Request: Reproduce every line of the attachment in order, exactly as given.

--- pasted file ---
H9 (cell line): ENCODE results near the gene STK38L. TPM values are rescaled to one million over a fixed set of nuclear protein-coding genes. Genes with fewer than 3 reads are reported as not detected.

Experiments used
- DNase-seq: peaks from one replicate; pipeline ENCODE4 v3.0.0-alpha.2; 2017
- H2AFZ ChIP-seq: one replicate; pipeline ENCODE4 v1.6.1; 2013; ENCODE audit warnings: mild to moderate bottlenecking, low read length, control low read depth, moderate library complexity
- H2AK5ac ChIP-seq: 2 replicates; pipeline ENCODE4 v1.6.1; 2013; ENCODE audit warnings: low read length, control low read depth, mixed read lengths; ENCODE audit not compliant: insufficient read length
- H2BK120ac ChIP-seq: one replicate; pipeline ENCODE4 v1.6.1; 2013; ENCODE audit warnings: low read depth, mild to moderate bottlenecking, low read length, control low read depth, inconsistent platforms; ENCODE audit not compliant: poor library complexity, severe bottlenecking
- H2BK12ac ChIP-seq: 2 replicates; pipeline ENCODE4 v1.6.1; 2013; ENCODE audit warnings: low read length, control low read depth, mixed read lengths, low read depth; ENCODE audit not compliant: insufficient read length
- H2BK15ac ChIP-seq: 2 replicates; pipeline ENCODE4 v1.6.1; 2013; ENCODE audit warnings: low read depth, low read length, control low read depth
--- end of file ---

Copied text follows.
H9 (cell line): ENCODE results near the gene STK38L. TPM values are rescaled to one million over a fixed set of nuclear protein-coding genes. Genes with fewer than 3 reads are reported as not detected.

Experiments used
- DNase-seq: peaks from one replicate; pipeline ENCODE4 v3.0.0-alpha.2; 2017
- H2AFZ ChIP-seq: one replicate; pipeline ENCODE4 v1.6.1; 2013; ENCODE audit warnings: mild to moderate bottlenecking, low read length, control low read depth, moderate library complexity
- H2AK5ac ChIP-seq: 2 replicates; pipeline ENCODE4 v1.6.1; 2013; ENCODE audit warnings: low read length, control low read depth, mixed read lengths; ENCODE audit not compliant: insufficient read length
- H2BK120ac ChIP-seq: one replicate; pipeline ENCODE4 v1.6.1; 2013; ENCODE audit warnings: low read depth, mild to moderate bottlenecking, low read length, control low read depth, inconsistent platforms; ENCODE audit not compliant: poor library complexity, severe bottlenecking
- H2BK12ac ChIP-seq: 2 replicates; pipeline ENCODE4 v1.6.1; 2013; ENCODE audit warnings: low read length, control low read depth, mixed read lengths, low read depth; ENCODE audit not compliant: insufficient read length
- H2BK15ac ChIP-seq: 2 replicates; pipeline ENCODE4 v1.6.1; 2013; ENCODE audit warnings: low read depth, low read length, control low read depth